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Single Biome Planet / Literature

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Single-Biome Planets in literature.

  • Subverted in Bruce Coville's novel Aliens Ate My Homework. When the characters are walking through a swamp on Earth, one of the aliens becomes nostalgic for his home. Rod asks if he comes from a swamp planet, and his companion retorts, "Do you come from a swamp planet?"
  • Animorphs:
    • Played straight for dramatic purposes. One Yeerk in book 6 mutters about the insane number of species Earth has, while the Yeerk character in book 19 is even more impressed with Earth. The Yeerks artificially make the planets they conquer Single Biome Planets because they find millions of species on one planet far too complicated and pointless.
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    • Another example that both does and doesn't fit the planet archetypes is Ket, homeworld of The Ellimist. At first glance it looked just like a standard volcanic planet. But it was in fact a low-gravity world with a very dense atmosphere, which allowed for giant crystals to float freely in the atmosphere. The planet's civilisation of winged aliens lived entirely on (and off) those crystals. One character calls it "the rarest of all environments".
    • The Hork-Bajir homeworld is a valley planet (sort of. It's justified by a catastrophic impact in the past which left a ring of steep valley around the equator as the only habitable part of the planet. Come to think of it, between the valleys, the Outside, and the Deep, it's got quite a bit of diversity over quite a small habitable area). The Hork-Bajir world apparently was once closer to Earth's atmosphere, just with less oxygen and more nitrogen. After the impact the 'real' race of the planet realized that the small equator, while liveable, was highly unstable. Unable to terraform but masters of genetics they created the Hork-Bajir (who feed on bark) and gave them a diet that would make THEM take care of the trees and the environment. The Deep, an area with numerous monsters, was created by the original race to keep the Hork-Bajir from bothering them (they live on the other side).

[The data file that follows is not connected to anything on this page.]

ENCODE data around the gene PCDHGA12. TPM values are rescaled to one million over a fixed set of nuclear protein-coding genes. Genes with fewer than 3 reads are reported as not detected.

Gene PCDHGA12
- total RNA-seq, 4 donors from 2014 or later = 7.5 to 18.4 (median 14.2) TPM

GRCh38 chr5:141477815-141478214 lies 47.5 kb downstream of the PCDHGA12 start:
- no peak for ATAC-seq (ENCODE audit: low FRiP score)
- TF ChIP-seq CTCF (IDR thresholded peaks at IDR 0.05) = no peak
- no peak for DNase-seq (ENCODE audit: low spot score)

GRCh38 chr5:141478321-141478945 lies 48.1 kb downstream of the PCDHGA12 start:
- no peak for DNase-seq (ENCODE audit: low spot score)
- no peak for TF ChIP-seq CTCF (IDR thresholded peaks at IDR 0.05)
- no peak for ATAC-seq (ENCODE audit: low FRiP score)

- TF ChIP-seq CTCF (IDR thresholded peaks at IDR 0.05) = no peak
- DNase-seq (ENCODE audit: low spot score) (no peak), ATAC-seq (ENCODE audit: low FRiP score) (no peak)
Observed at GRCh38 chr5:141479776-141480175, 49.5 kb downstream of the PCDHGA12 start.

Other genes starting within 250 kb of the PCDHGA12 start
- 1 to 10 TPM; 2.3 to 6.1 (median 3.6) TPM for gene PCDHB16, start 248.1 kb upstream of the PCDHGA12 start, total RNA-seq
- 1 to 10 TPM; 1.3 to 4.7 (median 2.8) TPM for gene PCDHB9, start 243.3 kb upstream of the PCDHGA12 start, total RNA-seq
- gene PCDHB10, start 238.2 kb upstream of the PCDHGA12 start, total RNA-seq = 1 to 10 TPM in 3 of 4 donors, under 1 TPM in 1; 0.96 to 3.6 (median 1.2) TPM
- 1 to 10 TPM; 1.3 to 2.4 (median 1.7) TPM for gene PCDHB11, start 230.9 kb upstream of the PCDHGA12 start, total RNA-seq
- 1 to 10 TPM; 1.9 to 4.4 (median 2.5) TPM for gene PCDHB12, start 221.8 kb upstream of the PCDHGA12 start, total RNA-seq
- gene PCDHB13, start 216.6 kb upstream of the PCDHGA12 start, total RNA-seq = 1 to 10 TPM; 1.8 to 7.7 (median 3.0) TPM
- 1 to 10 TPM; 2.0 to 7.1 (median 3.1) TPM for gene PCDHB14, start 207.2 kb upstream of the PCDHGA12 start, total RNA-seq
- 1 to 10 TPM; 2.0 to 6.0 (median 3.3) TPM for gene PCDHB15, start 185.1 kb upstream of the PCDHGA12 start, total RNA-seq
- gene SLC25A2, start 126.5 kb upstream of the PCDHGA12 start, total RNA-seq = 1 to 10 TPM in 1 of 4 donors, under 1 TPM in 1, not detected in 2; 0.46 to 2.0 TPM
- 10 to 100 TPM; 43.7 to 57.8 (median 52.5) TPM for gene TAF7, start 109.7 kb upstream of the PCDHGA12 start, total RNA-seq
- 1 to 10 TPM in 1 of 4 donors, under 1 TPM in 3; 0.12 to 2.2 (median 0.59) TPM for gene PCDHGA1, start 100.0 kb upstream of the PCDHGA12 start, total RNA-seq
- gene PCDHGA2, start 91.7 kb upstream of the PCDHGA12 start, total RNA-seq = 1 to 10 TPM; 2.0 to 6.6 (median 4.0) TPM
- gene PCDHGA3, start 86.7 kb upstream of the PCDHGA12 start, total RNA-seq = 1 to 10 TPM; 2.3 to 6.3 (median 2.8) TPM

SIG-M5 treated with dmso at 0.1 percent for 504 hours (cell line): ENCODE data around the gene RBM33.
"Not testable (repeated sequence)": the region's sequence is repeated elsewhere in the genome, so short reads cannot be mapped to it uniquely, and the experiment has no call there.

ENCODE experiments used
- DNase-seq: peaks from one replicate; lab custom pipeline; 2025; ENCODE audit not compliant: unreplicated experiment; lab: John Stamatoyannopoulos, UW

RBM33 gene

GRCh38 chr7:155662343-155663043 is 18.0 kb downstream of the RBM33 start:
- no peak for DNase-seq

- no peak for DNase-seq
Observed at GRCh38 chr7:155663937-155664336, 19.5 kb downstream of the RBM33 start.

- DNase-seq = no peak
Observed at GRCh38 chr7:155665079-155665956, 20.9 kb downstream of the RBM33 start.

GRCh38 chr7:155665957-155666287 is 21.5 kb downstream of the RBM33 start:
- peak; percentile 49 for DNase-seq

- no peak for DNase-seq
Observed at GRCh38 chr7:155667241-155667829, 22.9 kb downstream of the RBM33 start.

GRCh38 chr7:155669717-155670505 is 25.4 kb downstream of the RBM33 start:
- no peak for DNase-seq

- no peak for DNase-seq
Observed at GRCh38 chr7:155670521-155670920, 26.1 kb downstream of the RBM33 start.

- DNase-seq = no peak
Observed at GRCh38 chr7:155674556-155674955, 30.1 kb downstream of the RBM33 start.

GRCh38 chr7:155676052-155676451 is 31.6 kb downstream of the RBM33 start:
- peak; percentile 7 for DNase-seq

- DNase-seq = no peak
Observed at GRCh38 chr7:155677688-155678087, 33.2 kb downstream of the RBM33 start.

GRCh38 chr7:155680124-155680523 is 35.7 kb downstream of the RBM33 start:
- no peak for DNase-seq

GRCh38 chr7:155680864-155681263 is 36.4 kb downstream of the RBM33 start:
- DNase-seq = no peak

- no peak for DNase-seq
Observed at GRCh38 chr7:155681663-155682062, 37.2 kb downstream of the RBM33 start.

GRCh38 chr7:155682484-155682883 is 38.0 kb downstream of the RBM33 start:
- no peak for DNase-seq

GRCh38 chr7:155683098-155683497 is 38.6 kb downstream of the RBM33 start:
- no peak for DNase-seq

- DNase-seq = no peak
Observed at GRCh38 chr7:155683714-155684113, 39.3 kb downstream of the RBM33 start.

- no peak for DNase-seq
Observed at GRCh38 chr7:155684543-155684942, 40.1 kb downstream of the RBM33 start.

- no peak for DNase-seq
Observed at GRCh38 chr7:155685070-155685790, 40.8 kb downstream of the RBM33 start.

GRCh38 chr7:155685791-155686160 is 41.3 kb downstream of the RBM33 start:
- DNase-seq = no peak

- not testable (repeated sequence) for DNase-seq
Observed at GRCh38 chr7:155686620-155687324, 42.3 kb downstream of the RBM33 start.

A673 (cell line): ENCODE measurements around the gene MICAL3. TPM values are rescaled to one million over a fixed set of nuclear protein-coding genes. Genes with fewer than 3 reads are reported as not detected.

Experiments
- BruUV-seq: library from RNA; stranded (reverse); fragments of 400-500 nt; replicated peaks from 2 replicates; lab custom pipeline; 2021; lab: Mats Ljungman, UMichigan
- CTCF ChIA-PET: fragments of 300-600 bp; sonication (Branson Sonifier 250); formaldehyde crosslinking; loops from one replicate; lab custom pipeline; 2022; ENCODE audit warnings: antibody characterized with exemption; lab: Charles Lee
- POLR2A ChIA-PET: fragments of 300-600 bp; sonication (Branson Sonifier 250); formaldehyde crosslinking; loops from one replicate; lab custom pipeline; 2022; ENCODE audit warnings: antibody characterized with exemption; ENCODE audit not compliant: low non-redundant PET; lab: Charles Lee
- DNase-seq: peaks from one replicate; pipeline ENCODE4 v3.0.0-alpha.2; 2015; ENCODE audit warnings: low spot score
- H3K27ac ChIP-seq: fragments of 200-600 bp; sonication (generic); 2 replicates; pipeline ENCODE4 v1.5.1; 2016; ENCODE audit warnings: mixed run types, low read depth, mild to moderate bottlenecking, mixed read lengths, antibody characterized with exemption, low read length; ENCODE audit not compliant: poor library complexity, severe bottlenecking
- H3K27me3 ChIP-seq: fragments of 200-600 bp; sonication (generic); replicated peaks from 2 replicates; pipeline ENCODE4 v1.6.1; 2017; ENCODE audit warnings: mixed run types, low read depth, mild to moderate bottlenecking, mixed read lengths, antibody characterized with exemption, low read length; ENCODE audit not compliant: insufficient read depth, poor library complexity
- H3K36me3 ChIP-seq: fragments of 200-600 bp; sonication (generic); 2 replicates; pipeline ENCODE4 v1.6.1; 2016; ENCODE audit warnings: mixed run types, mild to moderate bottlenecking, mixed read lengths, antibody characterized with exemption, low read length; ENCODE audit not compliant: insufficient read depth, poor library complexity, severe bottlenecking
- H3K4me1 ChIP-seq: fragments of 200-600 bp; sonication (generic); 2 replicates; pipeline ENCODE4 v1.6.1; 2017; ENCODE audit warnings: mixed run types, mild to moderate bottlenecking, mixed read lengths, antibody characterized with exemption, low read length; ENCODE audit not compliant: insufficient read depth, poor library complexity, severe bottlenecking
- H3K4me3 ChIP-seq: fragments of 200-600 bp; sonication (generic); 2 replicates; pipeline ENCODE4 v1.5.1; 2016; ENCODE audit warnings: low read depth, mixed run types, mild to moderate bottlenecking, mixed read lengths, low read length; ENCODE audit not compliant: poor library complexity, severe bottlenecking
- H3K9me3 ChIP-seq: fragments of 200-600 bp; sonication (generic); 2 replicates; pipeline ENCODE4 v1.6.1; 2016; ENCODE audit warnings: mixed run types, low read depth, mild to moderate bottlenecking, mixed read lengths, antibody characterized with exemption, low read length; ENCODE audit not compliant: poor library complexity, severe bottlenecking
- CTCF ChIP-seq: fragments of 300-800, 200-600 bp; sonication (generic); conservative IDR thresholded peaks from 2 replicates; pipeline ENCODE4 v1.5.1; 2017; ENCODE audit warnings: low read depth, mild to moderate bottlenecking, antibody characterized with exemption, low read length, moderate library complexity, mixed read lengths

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    • Leera is almost entirely water, with one small continent. The inhabitants are frog-like aliens who spend most of the time underwater; they use to lay their eggs on land, but modern technology makes that unnecessary, which is why they don't mind blowing it the hell up in their war with the Yeerks.